Sunday, July 22

I'm an emotional fraud, sort of

Mother-daughter relationships are complex. That's an understatement, of course. And I can speak only from the perspective of the daughter.

My mother and I have had a tempestuous relationship over the years. I could go into grand detail, but I'm not really interested in whatever emotion that might prompt. I'll just say this: she hit; I learned to take it or duck, and to lie really well; I got out as soon as I could. In spite of all of that, I was still awed by her for many years.

Here's an example of why she awed me. She decided to learn how to scuba dive when she was 65. That was after she'd beaten breast cancer which required a double mastectomy. Over the years I was surprised she didn't play the "cancer survivor" card more often, but she didn't really see herself as a victim. Anyway, when she decided she wanted to try scuba diving, she went all in. Took the lessons, bought the gear, found a group of people she could diving with pretty regularly. When the dive group broke up after a few years and for reasons I could never fathom (I know you got that), she hung up her dive gear. Whenever she took up something new, she took it on full tilt until it was over and when it was over, that was that. Most of the time, it was over because a particular group of people couldn't or didn't stay together. She was oddly but fiercely loyal to that group.

She was, though, a terrible mom. At least that's my perception. My sister is six years younger than I and no doubt has a different view. My stepsiblings met her much later so they have a view I often didn't recognize. My dad was an alcoholic, though pretty benign in his behavior if he wasn't wrecking a car. Fortunately he hurt only himself and the cars. She was the one who went into towering rages or who simmered with anger until a word or a look or something just made her explode. She did change after they finally divorced, but it took a great while for some of the edges to begin to smooth though we were still often at odds. I do know one reason why and it galls me: we're very much alike in temperament though very different in many ways. I know why that's true, too: I've worked hard not to be like her in many ways so I'm very aware that much of who I am and what I am is because of her, directly and indirectly.

But I don't like her.

When I was in elementary school, probably about 6th grade, she told me that she had to love me but she didn't have to like me. That stung then and for many years after. I've come to understand that. It is, I have found, a sentiment shared by others. In a recent article in the Chicago Tribune, Rocky Wirtz, owner of the Blackhawks stated that he loved his father, but he didn't like him. Given what was shared in the article--in some ways a teaser for a book coming out in October--it seems that Rocky and his father had a relationship much like I had with my mother. Tempestuous. Conflicted.

I don't love her because I have to, but because she's my mom. I know the love I feel for her is different and partially because she's my mom, and that I have all these horrible, painful memories I have to set aside because she's not that person any more.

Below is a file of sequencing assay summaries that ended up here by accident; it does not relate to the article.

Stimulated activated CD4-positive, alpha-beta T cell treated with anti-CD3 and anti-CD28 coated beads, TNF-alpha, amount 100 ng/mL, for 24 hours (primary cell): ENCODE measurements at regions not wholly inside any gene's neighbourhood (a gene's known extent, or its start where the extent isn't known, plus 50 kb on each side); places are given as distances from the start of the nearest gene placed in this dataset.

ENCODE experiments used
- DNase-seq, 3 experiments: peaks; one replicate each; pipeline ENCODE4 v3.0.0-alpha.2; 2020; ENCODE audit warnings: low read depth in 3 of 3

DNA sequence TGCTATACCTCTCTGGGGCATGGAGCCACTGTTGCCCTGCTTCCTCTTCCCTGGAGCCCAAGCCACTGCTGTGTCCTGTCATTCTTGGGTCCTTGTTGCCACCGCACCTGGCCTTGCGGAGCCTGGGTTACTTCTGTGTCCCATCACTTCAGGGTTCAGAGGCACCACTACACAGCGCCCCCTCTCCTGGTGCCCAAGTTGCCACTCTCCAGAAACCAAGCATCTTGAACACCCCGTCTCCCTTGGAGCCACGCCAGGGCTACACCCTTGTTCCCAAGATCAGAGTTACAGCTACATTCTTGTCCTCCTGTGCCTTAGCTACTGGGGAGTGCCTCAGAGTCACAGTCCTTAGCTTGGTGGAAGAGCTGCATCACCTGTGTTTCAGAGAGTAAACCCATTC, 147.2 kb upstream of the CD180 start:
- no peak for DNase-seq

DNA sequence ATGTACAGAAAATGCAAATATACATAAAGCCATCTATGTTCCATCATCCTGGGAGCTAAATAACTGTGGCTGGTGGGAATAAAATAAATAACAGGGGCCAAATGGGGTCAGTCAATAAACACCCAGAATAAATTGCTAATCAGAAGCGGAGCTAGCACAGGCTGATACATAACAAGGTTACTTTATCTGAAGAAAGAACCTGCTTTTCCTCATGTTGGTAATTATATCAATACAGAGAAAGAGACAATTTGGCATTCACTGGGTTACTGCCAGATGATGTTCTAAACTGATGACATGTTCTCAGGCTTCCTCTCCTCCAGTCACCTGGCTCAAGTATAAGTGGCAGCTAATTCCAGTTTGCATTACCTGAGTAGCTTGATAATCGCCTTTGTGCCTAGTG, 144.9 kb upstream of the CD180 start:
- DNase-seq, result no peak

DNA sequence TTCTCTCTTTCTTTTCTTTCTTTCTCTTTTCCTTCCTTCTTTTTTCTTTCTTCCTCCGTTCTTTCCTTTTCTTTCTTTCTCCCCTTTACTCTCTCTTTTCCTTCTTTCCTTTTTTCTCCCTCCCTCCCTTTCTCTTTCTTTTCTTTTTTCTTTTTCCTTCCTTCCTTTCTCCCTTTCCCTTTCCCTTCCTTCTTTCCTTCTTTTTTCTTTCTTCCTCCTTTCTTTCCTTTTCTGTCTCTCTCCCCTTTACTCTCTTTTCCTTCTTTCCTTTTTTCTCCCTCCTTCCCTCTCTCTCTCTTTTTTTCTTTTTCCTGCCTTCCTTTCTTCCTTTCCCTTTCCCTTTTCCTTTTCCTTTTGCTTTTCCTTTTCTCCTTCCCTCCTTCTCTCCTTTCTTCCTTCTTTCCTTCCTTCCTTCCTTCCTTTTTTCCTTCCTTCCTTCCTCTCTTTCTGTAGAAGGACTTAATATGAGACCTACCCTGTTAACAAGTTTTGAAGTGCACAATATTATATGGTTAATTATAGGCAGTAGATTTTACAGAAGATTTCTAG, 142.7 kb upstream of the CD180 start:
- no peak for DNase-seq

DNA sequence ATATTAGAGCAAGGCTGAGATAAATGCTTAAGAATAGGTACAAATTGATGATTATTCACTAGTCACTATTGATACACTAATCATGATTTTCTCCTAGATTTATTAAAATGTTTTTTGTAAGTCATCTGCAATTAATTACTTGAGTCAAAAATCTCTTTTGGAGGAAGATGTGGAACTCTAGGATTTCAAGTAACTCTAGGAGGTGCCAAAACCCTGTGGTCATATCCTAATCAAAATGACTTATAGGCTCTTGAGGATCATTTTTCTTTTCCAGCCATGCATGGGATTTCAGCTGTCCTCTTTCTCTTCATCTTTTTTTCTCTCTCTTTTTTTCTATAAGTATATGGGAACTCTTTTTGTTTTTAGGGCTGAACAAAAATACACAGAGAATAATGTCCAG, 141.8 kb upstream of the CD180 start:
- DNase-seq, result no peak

When I first started realizing and acknowledging her dementia, it was weird, uncomfortable, annoying, frustrating, confusing, perplexing. I was an emotional wreck sometimes. There were times she was the ugly, mean, condescending, spiteful person I knew so well. Other times I could tell she was scared and uncertain. And sometimes that wickedly funny sense of humor and sharp intelligence would shine through. Even as an adult woman, I was still terrified of making her angry so navigating some of the difficult decisions of getting them to move to assisted living felt like walking through an emotional minefield: her emotions and mine. She was in denial, of course. And when there were moments of recognition that things had to change, she was a bit more agreeable but certainly fought to say it would be only temporary. No one goes into that mental darkness willingly.

Even now that funny Mom shows up or that smart, clever Mom makes a comment that startles and amuses me. She is less mean and ugly about people, though I've still seen that eyebrow raised when someone says or does something and recognize that brief look of judgement. 

As with all of us, we have to take the good and the bad with the ugly. All of us are all of that.

Just recently I posted a picture of my mother with the observation that during a recent visit she didn't recognize me and that was the first time that had happened. She wasn't sure of who I was in subsequent visits, but she seemed to recognize a friendly face and I could still make her laugh. I got a number of lovely comments after that and that's when I realized what a fraud I am.

I take care of her because it's the right thing to do. I take care of her because that's my responsibility.

What annoys and frustrates me is that I want her to be comfortable and I know how mad she'd be if she were aware of what's become of her and sometimes I miss that really irritating, ungrateful, self-centered, smart, funny person, but not all of the qualities of her former self. But we can't choose the parts we like and ignore the rest. All of those qualities made her who she was, who she is.

I don't know any more if I don't like her. I can't tell. But I know I'll keep trying to take care of her because it's the right thing to do. And because she's my mom.

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